A manager called me up one day, asking if he could hire an intern for his growing department.
How much are you looking to pay? I asked.
I don’t have room in my budget for pay. I was hoping it could be an unpaid internship.
What would the intern be doing? I asked.
Oh, filing, setting up appointments, working reception, making sure coffee is filled.
I asked a series of questions. Would the person be having any meaningful interactions with clients? Would they being doing any financial analysis? Will you be providing the person with any industry specific training?
The answer to all my questions was no.
Then you can’t have an unpaid intern. A summer employee who is paid under our current structure, that I can help you with.
The manager was incredulous. Other places do it, he said.
I gave my standard reply when someone tells me this. Other places are wrong.
The Thirteenth Amendment was passed in 1865. A century and a half later, slavery continues in the form of unpaid interns.
College students and recent graduates are hired by the tens of thousands every summer to work as interns. Some have meaningful assignments, but many are brought on to take care of the most mundane tasks: fetching lunches, delivering packages, filing, entering data. The Department of Labor has made it clear that unpaid internships need to be for the benefit of the intern, and not the employer. It must include work related to the inern’s future career and have some educational component. The concept is that if the student receives training and experience in lieu of pay. Many, like the manager I denied, either ignore these regulations, don’t understand them or don’t care. Until recently, employers are rarely called on this violation of the law.
Since a Federal judge in Manhattan ruled that unpaid interns working on the movie Black Swan were essentially employees and should have been paid, I’ve read and heard several commentators lament the end of internship programs. The reasoning is that these employers will determine that interns just aren’t worth the hassle of potential lawsuits, and that paying them some small wage will somehow send their multi-million dollar corporations reeling into bankruptcy.
Black Swan grossed over $300 million. I’m sure they could have afforded a couple of interns a nominal wage. The cost would have probably been less than their cattering budget.
Still, I agree that many of these companies will drop their internship programs in order to avoid lawsuits. They’ll have to find someone else to beratewhen the coffee pot is empty?
Unpaid internships have thrived because they are in industries considered glamorous – fashion, film, television, publishing. Students are clamoring to get their foot in the door in these industries, which has made it all to easy for the companies to say, “Work for us for free. We’ll treat you like dirt, give you all the crappy jobs. In the end, you’ll get connections and be able to put our name on your resume. The world will be your oyster.”
One concern is that the end of these unpaid internships will mean that these students and new grads won’t be able to make the connections they need to get paying jobs. However, according to a recent study of the National Association of Colleges and Employers, unpaid interns faired only slightly better in obtaining regular employment than those students who did not do internships.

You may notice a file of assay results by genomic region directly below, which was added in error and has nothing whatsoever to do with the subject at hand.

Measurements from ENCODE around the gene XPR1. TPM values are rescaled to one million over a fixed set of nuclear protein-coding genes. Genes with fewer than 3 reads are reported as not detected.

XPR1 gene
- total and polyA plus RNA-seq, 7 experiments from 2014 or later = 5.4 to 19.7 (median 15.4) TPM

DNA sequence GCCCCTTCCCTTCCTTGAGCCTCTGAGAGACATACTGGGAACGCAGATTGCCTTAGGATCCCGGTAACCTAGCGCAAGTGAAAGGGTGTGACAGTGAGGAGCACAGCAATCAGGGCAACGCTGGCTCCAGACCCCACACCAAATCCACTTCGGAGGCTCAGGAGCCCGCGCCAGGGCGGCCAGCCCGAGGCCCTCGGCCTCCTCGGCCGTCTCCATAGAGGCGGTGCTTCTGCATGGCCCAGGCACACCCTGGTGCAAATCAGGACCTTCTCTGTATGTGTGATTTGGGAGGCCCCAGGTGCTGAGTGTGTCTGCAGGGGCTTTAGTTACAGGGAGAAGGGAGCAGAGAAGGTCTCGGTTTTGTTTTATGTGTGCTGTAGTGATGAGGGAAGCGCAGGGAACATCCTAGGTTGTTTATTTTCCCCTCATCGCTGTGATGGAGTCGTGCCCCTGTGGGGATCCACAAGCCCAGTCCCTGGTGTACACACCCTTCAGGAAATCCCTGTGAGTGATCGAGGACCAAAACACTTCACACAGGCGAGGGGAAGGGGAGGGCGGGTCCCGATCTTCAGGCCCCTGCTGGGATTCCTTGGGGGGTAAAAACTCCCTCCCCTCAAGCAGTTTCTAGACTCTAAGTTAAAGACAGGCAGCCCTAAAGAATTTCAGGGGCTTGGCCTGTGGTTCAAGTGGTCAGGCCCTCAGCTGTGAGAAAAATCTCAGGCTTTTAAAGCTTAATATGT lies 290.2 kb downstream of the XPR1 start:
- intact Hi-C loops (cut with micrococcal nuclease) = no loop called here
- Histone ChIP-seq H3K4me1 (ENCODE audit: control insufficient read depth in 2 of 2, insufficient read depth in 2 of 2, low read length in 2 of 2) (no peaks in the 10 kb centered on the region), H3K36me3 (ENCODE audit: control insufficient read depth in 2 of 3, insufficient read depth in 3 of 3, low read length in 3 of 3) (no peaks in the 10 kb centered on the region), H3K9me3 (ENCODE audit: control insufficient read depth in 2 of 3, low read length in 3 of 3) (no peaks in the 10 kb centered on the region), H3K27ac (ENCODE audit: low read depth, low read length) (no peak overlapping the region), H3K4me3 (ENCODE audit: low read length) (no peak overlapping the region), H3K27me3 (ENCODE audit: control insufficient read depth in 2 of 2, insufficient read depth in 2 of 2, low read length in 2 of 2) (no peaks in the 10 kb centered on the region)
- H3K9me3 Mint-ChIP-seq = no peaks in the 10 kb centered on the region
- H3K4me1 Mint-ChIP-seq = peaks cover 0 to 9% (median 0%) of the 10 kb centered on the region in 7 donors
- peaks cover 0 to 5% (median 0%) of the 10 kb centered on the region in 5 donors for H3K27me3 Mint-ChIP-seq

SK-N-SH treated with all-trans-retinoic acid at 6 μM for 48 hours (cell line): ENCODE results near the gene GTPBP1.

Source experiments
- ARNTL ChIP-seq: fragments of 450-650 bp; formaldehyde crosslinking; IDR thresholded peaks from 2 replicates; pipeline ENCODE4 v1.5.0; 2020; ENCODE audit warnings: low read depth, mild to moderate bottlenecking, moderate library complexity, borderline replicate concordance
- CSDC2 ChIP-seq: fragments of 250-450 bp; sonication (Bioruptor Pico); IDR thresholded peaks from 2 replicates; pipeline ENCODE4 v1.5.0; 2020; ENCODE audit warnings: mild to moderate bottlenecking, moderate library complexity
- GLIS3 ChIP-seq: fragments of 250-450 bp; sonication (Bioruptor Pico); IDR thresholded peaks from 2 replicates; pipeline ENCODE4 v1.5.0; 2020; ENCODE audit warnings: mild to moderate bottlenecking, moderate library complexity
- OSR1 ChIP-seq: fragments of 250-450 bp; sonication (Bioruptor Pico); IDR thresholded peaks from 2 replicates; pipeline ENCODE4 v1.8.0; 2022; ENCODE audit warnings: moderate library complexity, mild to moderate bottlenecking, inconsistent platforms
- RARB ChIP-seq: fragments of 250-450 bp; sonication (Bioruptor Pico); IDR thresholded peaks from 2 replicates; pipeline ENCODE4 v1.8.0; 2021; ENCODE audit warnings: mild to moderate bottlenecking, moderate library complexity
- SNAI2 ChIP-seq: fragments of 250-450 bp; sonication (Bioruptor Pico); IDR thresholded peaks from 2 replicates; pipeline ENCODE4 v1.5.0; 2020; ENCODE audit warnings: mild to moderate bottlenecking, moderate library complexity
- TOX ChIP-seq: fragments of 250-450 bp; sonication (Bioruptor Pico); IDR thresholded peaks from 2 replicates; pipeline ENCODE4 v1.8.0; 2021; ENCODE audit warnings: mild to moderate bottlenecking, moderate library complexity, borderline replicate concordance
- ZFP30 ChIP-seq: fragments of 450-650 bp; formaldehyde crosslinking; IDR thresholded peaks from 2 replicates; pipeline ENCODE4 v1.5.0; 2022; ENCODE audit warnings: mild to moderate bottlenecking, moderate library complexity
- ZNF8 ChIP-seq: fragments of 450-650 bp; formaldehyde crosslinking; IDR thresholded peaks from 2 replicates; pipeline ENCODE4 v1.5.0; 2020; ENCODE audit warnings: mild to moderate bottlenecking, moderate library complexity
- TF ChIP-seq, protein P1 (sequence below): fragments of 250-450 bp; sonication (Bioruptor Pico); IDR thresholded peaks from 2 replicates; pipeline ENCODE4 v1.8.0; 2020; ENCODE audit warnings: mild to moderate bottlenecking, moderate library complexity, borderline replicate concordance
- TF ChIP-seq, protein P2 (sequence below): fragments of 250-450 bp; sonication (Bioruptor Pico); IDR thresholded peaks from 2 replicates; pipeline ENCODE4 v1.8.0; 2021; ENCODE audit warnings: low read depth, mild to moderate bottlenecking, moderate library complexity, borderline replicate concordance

Contrast this with paid internships. Paid internships tend to be in more technical, less glamorous industries, such as IT, engineering and accounting. The same study showed that these internships were much more likely to result in a regular job. I used to hire civil engineering interns. We used them throughout the construction season to supplement our survey crews, monitor construction projects and assist with traffic studies. Some of the work was menial, like holding a rod in the middle of a field for a Survey Crew Chief, or counting cars as they went through an intersection. Some of it was more substantial. All of it provided them real life work experience, and we used these interns (we actually called them Co-op positions, since we and the student both gained from the relationship) as a pool for hires after they graduated.
The difference between the companies like ours that pay interns, and the ones that don’t is that the ones that don’t think they are so cool that interns would actually pay them for the opportunity. We were an engineering firm. We knew we weren’t cool.
Those who exalt the merits of unpaid internships remind me of the apologists for slavery who say that the blacks were better off under slavery than after they were freed.
That’s debatable. Nevertheless, they were still slaves.
I’m not saying that interns are the same as the black slaves two hundred years ago. After all, they have a choice. They weren’t kidnapped and chained in the hulls of cargo ships and bought and sold and traded. They can always leave, and if they do, no one is going to hunt them down like dogs as they try to escape to freedom across the Mason-Dixon Line.
Still, just as slavery is wrong, regardless of the circumstances, not compensating your workers is wrong. It needs to change. Either these employers need to create a truly educational internship program, start paying interns or end their programs all together.
Will this mean a change for both interns and the employers who enlist them? Of course. But the marketplace will adapt. It may even turn out to be advantageous for some students. After all, only those interns who have some other means of support (i.e. well-off parents) can afford to work without pay. Those students who already have bills to pay and a mountain of student debt don’t have the option of working for free, no matter what opportunity it provides.
In 2012, the movie Lincoln chronicled the passage of the Thirteenth Amendment.
I wonder if in making the film, they used any unpaid interns.